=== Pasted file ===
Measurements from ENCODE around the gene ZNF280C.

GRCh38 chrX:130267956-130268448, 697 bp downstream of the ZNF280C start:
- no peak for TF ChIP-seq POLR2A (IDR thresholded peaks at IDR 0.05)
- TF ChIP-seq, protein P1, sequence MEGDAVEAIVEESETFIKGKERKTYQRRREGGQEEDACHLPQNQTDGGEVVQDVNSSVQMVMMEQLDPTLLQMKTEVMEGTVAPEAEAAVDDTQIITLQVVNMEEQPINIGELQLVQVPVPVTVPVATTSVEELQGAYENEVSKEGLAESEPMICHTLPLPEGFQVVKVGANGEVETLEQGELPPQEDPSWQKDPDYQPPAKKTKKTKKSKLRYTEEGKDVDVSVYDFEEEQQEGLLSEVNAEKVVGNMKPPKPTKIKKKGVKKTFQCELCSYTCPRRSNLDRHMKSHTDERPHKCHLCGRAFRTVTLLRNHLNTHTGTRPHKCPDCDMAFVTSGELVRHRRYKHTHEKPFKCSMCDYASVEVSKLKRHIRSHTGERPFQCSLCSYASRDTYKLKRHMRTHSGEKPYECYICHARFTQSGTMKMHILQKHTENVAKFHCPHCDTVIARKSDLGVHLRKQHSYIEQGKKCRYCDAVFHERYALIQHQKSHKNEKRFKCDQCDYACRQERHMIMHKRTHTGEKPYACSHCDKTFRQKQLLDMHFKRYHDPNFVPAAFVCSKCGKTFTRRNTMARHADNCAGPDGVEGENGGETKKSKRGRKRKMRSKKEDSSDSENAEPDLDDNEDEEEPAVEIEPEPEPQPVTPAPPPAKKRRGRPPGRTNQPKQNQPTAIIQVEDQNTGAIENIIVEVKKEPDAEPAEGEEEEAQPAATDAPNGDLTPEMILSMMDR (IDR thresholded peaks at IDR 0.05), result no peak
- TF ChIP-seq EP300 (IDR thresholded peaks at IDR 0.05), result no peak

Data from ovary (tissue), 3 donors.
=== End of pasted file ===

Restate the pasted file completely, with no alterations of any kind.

Measurements from ENCODE around the gene ZNF280C.

GRCh38 chrX:130267956-130268448, 697 bp downstream of the ZNF280C start:
- no peak for TF ChIP-seq POLR2A (IDR thresholded peaks at IDR 0.05)
- TF ChIP-seq, protein P1, sequence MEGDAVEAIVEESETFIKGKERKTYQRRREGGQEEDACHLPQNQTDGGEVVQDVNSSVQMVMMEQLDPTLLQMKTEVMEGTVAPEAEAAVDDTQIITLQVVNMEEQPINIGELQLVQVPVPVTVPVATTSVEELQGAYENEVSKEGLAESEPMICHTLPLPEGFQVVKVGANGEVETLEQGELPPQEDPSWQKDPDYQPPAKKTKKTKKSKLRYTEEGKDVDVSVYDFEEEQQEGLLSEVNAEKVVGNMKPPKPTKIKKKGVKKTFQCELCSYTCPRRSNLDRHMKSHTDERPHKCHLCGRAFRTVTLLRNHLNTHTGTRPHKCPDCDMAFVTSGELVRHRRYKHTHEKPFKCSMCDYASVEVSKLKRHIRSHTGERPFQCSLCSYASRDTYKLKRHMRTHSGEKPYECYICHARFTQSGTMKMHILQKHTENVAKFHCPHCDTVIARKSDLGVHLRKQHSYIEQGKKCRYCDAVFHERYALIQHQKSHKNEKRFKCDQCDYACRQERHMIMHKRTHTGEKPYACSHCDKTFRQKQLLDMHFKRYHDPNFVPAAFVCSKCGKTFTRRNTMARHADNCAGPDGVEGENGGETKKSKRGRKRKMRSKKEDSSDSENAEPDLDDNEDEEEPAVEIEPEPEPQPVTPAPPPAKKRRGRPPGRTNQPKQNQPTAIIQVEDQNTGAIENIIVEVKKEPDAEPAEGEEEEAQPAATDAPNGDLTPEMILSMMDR (IDR thresholded peaks at IDR 0.05), result no peak
- TF ChIP-seq EP300 (IDR thresholded peaks at IDR 0.05), result no peak

Data from ovary (tissue), 3 donors.